In today's business environment, companies, organizations, and government agencies are increasingly realizing that innovation is essential not simply to their success but to their very survival. Innovation is not simply a buzz word, an abstract concept, or an intangible idea; it is at the core of every aspect of business.
There are many types of innovation: product, service, and business model innovation are but a few. Also, a common distinction is between incremental innovation that results in small improvements to existing products and services and transformative innovations which result in ground breaking products or services.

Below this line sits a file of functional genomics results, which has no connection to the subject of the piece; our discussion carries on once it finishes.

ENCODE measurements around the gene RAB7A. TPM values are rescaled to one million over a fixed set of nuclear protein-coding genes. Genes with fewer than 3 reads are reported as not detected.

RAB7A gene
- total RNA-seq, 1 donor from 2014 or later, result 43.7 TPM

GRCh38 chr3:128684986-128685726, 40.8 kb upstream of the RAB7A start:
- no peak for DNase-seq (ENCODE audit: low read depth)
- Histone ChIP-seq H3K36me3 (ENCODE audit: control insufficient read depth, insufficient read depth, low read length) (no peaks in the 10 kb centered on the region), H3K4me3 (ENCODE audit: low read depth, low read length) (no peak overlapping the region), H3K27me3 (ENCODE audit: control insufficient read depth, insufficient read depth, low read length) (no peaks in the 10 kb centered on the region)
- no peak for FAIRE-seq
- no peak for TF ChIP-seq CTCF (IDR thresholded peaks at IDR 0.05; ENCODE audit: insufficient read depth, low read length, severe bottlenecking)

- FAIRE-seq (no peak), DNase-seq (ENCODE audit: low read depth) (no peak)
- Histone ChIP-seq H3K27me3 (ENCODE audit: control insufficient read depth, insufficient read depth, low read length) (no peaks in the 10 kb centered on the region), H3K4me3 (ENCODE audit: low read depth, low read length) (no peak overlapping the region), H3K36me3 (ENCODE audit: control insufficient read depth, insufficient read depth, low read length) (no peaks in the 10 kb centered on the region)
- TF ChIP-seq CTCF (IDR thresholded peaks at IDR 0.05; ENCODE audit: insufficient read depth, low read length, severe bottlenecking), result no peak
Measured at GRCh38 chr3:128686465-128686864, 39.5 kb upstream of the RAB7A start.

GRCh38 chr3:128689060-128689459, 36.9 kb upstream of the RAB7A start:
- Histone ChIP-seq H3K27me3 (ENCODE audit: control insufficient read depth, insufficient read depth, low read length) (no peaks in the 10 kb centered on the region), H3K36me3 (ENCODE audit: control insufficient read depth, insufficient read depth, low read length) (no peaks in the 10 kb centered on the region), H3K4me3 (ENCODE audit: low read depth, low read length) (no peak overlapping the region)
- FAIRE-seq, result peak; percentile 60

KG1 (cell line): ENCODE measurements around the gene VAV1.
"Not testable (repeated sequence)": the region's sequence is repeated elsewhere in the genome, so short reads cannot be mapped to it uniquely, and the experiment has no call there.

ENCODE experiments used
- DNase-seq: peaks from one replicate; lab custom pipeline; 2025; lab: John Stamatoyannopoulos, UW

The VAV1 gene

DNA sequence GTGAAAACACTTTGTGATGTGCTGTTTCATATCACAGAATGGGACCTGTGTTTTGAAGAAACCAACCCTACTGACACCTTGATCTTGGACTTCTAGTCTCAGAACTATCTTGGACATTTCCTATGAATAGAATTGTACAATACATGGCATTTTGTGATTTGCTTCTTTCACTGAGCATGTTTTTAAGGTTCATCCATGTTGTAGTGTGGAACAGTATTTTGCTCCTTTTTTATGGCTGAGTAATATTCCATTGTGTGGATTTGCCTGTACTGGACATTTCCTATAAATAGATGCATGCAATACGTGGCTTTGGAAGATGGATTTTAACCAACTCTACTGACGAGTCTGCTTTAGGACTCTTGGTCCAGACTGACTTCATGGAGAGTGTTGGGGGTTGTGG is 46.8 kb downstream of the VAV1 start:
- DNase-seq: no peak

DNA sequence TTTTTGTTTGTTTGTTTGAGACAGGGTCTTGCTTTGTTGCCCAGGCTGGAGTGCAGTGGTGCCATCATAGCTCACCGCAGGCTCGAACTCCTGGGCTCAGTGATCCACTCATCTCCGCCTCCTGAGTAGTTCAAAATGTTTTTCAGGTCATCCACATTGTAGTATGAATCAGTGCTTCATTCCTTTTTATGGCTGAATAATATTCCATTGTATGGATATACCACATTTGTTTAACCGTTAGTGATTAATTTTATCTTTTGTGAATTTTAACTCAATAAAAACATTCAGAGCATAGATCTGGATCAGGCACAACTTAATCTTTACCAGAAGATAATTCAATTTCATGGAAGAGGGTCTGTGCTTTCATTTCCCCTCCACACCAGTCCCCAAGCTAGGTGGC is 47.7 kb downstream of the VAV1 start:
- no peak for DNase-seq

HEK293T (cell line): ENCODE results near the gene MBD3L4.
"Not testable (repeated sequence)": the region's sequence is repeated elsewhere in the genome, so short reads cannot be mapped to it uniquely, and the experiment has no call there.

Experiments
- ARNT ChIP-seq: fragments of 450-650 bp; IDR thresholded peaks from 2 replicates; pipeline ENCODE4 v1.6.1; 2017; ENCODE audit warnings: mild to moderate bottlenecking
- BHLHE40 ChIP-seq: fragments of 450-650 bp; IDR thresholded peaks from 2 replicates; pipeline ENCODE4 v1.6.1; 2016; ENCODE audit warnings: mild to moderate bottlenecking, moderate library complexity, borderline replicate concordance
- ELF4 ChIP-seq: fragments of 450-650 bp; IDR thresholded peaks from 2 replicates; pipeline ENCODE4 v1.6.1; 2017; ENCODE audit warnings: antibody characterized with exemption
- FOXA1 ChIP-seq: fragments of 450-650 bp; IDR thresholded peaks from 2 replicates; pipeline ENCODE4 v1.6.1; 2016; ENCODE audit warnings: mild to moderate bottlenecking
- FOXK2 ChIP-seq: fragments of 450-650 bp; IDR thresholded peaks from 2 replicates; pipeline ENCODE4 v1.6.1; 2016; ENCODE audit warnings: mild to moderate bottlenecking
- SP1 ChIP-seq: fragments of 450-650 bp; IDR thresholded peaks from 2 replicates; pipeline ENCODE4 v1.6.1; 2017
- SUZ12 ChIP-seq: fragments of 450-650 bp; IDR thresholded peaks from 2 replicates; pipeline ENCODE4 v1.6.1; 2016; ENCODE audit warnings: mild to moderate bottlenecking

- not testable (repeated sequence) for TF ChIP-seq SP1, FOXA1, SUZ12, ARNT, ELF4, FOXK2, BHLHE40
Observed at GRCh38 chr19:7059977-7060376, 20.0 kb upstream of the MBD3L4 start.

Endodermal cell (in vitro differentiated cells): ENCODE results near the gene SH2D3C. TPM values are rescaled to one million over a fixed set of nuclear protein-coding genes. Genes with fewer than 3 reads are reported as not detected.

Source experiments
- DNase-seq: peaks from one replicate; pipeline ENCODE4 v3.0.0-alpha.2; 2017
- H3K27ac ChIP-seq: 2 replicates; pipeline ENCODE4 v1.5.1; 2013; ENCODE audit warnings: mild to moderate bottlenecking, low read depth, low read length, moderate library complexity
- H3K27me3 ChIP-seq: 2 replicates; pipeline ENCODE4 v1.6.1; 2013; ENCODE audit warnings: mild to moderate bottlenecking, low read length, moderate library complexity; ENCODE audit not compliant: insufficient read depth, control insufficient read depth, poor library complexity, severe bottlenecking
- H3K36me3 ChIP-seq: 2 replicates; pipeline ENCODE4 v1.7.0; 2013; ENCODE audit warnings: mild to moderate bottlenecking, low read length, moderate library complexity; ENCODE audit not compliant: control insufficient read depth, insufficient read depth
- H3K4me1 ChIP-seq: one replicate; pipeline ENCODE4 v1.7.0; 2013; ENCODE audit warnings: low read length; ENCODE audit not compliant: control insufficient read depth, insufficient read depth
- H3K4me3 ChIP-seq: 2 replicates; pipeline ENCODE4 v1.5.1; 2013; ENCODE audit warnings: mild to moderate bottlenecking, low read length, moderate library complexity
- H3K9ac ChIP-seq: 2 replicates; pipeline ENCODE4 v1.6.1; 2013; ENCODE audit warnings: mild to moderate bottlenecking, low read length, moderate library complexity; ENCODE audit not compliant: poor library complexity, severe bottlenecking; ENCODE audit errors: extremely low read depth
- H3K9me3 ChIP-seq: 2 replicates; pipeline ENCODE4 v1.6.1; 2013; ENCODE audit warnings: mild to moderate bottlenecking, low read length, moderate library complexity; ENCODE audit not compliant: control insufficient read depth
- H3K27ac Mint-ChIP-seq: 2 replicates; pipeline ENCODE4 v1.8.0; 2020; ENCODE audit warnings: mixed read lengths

The data from several recent surveys of large global companies shows that nearly 75% of companies either had a well-established innovation strategy or were developing one. The most successful innovators are similar in at least three respects. They have leaders who foster a climate for innovation, a culture that expects and rewards it, and an organizational structure that supports cross-functional and / or cross-business collaboration.
While creating an innovation ecosystem can take time, failing to innovate can put global organizations at risk and diminish their ability to sustain or gain a competitive advantage. This challenge can be met if companies realize that their ability to innovate is inextricably linked to their leaders, culture, and organizational design.